Notice how far we’ve come without having to speak about Five Acts of Worship, being Scripturally Organized, or even the Five-Step Plan of Salvation.
On the other hand, our basic theology here is thoroughly Trinitarian. Much has been said about God, Jesus, and the Spirit. None is an afterthought or a throw in. Each plays an essential role.
Moreover, while morality in the conventional sense hasn’t played a big role in our discussion, we have found the need for mankind to be transformed into the image of God
— which has huge ethical implications. And we find ourselves called to participate with God in his mission to extend the Kingdom to fill the earth — so that God’s will is done on earth as it is in heaven.
And we’ve seen that God’s justice and righteousness requires us to be concerned about the needs of others, especially the poor, the oppressed, and the powerless. Continue reading
God’s blood oath
I learned this lesson from Ray Vander Laan. I’ve even gotten to hear him teach it in person. And I know of no other theologian who places so much weight on this event.
But it seems that Paul makes God’s covenant with Abraham central to salvation by faith in Gal 3 and Rom 4. And if that’s so, then the ceremony by which God sealed that covenant has to be important, too.
For thousands of years, men have sealed covenants in blood. In the Middle East, they used to say that they “cut a covenant,” meaning the covenanting parties cut their arms and sucked a bit of one another’s blood. The mingling of blood was considered to bring the parties together so tightly they’d have to honor their words. Continue reading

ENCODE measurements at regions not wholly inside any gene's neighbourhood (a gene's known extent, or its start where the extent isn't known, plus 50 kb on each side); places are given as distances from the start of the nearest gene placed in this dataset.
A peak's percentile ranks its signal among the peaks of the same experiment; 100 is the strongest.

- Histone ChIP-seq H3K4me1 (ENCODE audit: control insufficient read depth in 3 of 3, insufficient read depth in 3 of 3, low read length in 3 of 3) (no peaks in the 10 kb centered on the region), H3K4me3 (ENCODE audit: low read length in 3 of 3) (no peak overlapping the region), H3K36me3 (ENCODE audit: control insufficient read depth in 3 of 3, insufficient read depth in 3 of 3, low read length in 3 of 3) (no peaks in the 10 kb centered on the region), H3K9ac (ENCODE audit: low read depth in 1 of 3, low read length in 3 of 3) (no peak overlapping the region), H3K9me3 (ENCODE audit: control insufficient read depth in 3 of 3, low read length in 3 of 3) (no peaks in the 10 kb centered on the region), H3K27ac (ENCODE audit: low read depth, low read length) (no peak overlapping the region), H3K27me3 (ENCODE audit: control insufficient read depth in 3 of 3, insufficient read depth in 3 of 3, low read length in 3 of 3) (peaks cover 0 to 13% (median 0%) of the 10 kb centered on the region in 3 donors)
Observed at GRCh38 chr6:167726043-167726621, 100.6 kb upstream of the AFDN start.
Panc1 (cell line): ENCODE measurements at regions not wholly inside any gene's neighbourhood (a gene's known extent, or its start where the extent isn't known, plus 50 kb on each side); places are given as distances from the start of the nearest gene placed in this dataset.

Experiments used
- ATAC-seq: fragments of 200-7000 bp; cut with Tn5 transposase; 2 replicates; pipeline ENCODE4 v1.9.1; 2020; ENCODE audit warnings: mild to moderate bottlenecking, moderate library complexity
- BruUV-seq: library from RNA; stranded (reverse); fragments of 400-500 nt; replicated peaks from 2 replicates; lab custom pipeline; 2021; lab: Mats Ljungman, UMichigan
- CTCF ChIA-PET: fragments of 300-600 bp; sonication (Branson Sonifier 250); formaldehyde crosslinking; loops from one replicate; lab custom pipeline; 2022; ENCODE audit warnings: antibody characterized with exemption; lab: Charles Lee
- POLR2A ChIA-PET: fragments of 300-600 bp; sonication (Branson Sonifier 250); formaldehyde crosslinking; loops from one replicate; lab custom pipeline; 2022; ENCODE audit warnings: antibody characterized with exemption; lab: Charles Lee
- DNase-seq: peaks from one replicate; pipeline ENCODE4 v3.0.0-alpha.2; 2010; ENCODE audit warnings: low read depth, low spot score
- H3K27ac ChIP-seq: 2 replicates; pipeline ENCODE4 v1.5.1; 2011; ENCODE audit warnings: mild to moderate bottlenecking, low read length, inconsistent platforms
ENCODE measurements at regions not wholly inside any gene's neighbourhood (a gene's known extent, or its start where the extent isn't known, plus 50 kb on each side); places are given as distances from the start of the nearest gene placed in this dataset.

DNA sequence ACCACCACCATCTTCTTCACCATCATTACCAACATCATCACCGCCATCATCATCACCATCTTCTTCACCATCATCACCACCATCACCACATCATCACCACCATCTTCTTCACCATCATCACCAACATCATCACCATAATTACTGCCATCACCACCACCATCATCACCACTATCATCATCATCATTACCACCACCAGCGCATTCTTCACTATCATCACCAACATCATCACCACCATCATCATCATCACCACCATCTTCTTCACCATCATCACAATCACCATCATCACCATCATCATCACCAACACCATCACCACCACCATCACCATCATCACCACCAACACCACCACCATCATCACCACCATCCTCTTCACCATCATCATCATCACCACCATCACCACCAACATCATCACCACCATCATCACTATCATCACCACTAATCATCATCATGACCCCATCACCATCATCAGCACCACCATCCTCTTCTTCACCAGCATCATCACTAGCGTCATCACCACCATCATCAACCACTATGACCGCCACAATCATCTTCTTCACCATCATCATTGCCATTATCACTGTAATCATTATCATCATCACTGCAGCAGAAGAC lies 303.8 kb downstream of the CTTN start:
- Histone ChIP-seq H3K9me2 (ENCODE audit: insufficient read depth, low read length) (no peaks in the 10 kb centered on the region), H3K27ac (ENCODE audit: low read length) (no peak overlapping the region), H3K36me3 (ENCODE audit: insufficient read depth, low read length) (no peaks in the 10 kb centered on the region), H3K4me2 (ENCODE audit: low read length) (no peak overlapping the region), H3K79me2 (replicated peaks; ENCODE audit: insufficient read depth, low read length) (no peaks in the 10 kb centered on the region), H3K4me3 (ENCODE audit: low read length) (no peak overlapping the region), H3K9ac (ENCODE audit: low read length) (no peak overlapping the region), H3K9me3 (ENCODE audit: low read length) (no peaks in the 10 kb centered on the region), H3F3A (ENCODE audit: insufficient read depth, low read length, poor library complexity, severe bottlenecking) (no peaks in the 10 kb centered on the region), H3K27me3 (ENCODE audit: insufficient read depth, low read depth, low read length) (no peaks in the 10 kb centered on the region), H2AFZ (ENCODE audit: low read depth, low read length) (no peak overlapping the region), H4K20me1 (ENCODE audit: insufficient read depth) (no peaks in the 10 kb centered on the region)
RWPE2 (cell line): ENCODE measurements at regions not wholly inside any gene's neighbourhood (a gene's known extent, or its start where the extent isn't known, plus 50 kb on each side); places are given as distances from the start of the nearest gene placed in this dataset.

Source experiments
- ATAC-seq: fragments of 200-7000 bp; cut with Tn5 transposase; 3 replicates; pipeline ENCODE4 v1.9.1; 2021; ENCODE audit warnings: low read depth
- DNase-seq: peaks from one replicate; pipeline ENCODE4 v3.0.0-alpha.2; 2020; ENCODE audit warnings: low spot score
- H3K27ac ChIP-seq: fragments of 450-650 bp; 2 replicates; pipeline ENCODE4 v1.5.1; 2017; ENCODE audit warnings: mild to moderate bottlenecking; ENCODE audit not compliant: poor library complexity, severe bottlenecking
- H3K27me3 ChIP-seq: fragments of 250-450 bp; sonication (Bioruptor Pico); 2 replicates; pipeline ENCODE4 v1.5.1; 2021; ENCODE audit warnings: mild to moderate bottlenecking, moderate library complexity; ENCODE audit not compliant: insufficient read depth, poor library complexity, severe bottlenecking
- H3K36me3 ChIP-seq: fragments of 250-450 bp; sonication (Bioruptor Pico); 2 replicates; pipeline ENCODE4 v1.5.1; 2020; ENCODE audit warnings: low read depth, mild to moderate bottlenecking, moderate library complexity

Suffering to help us in our suffering
Hebrews has this surprising passage —
(Heb 5:7-10 ESV) In the days of his flesh, Jesus offered up prayers and supplications, with loud cries and tears, to him who was able to save him from death, and he was heard because of his reverence. 8 Although he was a son, he learned obedience through what he suffered. 9 And being made perfect, he became the source of eternal salvation to all who obey him, 10 being designated by God a high priest after the order of Melchizedek.
Jesus is God — God the Son — and yet the writer says that Jesus “learned obedience through what he suffered.” How can God learn? And why does this matter? Well, it’s about the Spirit. You see, the Spirit is given to us to teach us how to obey. Continue reading
I should start with this confession: I don’t know much of anything about evangelism. I’m not good at it. I know people who are pretty good at it. And I’ve asked, them how they do it, and they give, what I’m sure are very good answers. But it doesn’t sink in to me.
I mean, they say things like, “It’s just about how much you love Jesus!” which, I’m sure, to them, makes perfect sense. To me, though, well, I think I love Jesus quite a lot, and yet my evangelism efforts are still pretty pitiful.
Part of the problem for me is that I live in a world where my contacts and friends are largely all committed to Jesus and a church. And I’m an introvert — which is true of most men and all bloggers.
And this is going to be true of most elders. In most churches, the elders are deeply spiritual men, beloved by their congregations, who have extensive connections within the church — meaning they aren’t connected outside the church — making them dreadful evangelists. It’s true. The same qualities that make them great elders make them lousy evangelists. Continue reading
So, if this is true, how does it work? How does someone enter the Kingdom? And how does the sacrifice of Jesus result in salvation for individuals?
Before we address how an individual enters the Kingdom, it would help to have some sense of how salvation happens. There are several theories taught by the theologians. They are largely not very satisfying. Continue reading
Alabama goes to a bowl game nearly every year, and the press always asks Coach Saban what he’s going to have the players work on during the weeks leading up to the big game.